Leadership Seminar Day 3

Below – some FSI buildings

Some of the same themes came up with today’s speakers.  The big one might be taken from the “Wizard of Oz” – you are not in Kansas anymore.   The things that got us to this position will not necessarily sustain us in our new jobs.    In our old jobs, we avoided risks to get ahead and worked in a stable environment.   In the new world, we have to produce positive change and be able to understand how our operations fit into the bigger world.   My experience with big changes is that they usually are not … so big that is, but we will see.

Anyway, this is not new to me.  I remember learning it way back in business school when we read Henry Mintzberg, Peter Drucker and Tom Peters on organizations.   Most of my business literature I read since re leadership said the same sorts of things.  It is good to see that this long-ago education still makes sense.    We also heard the familiar ideas re management by walking around.  I read that first in 1983 in “In Search of Excellence,” but it is always good to get confirmation.

We also got some State Department specific information, referencing a Mckinsey study on the “War for Talent,” which warned that State had to do more to recruit and hold top-quality employees.   One finding was that junior officers didn’t trust or much respect high level officers.  Maybe that was because high-level officers paid so little attention to them.  According to the study, only 30% of high State officers considered developing talent a high priority, compared with 76% of the high executives in the private sector.   One of the speakers commented that perhaps the private leader talked the talk but maybe didn’t walk the walk, but State leaders thought talent development had such low priority that they didn’t even bother to lie to pollsters about it.   The School of Leadership & Management was created in 1999 to try to address some of the deficiencies, but it really got going a couple years later with Colin Powell’s diplomatic readiness initiative.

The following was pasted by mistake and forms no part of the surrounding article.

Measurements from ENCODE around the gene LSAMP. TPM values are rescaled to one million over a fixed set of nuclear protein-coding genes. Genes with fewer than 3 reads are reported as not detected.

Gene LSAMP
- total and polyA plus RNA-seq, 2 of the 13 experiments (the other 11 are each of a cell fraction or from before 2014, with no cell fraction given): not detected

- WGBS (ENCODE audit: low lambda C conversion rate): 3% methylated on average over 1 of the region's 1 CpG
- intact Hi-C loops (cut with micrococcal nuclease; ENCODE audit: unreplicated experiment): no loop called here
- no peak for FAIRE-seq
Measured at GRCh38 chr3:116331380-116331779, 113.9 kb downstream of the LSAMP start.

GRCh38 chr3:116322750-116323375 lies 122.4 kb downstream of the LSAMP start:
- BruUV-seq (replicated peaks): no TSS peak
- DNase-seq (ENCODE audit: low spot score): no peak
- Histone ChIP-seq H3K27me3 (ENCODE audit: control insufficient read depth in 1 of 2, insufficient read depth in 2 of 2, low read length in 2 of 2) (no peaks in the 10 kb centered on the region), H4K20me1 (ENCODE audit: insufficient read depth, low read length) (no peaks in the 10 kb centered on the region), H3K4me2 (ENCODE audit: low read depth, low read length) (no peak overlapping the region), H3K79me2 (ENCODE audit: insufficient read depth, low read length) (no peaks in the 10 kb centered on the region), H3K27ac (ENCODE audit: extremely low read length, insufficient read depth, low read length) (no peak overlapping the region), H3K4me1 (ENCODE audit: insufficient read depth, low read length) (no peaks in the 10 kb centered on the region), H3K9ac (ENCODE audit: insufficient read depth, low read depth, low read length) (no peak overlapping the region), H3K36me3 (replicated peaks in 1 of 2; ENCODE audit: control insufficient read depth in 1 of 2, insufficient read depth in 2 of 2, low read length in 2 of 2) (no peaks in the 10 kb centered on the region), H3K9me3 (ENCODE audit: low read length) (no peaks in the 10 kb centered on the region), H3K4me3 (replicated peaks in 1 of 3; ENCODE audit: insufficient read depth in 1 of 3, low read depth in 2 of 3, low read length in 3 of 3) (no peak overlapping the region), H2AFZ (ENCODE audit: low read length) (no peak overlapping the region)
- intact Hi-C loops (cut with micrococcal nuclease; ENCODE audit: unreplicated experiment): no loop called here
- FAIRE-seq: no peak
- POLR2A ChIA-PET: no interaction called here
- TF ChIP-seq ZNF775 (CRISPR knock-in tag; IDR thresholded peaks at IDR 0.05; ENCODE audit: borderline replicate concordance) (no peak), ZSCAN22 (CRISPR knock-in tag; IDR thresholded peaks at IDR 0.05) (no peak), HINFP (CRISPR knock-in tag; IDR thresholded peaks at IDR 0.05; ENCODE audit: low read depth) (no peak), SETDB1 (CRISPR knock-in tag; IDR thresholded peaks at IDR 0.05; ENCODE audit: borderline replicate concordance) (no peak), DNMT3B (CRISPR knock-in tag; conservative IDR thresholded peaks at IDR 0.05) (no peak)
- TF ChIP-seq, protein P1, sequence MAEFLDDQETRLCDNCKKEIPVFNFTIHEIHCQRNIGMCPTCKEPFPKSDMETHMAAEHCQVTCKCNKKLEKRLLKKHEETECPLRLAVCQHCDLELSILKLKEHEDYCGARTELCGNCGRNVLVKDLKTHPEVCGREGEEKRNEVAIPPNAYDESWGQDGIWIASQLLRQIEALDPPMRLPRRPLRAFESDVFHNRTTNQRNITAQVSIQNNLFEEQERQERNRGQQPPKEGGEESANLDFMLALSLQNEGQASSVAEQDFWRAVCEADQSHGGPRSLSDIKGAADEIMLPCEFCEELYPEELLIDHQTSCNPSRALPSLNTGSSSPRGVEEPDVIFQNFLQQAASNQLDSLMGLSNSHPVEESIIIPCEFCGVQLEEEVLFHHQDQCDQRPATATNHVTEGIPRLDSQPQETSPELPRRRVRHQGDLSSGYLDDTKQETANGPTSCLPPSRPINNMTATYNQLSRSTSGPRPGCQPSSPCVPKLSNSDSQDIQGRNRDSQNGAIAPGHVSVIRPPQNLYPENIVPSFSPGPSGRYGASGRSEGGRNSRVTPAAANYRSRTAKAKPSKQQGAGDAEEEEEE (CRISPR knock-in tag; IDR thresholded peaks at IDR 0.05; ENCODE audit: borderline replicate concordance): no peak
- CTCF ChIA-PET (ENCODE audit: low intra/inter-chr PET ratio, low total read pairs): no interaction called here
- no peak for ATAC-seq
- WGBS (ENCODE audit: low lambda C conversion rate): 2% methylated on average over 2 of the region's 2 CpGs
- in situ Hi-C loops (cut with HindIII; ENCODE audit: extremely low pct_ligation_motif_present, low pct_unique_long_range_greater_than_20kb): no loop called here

When we talked about Secretaries of State who were good for State, two names came up repeatedly:  Colin Powell & George Schultz.  I agree.   I don’t have the high-level knowledge to back that up with statistics, but I know that morale was good during the Schultz times when I came into the FS.  Conditions were abysmal during the 1990s and improve a lot when Colin Powell came in. Condoleezza Rice has valued the professional members of State in the practical area of jobs and there have been more career than political appointees in the higher levels.   I hadn’t really paid attention to that, but now that I think about it when I was in Washington in the late 1990s there were a lot more political appointees hanging around.   The guy leading IIP used to be a political appointee as were many of the regional guys.  Now they are professional.  Career appointees are a good thing from my point of view, although I have seen many good political appointees and some bad professional ones.

We also talked about resources.   State has been resource poor for as long as anybody can remember.  It got worse during the early 1990s when we opened many posts in the former Soviet Union w/o getting more resources and worse still with the cuts and post closings of the middle 1990s.  (State almost closed my post in Krakow at that time, and thye DID close Poznan & Porto Alegre).  It looked like conditions might improve after 2000, but then our resources got sucked into Iraq and Afghanistan.   I think State has lots of challenges and places where diplomacy can add value, but we really cannot do it on the cheap.  I have no solution.

I also got back my 360 degree evaluations.  There were no big surprises, but I wonder how valid it is.   We name our own respondents.   I tried to get a “random” sample, but it is not really possible.  Most of the time you only get 7-10 people filling in the forms.  There is no statistical validity.  That is no problem IF we recognize that it is more of a guideline and ignore the precise looking statistics.   The most useful parts of the survey are the open-ended comments.  Some people make them; others don’t.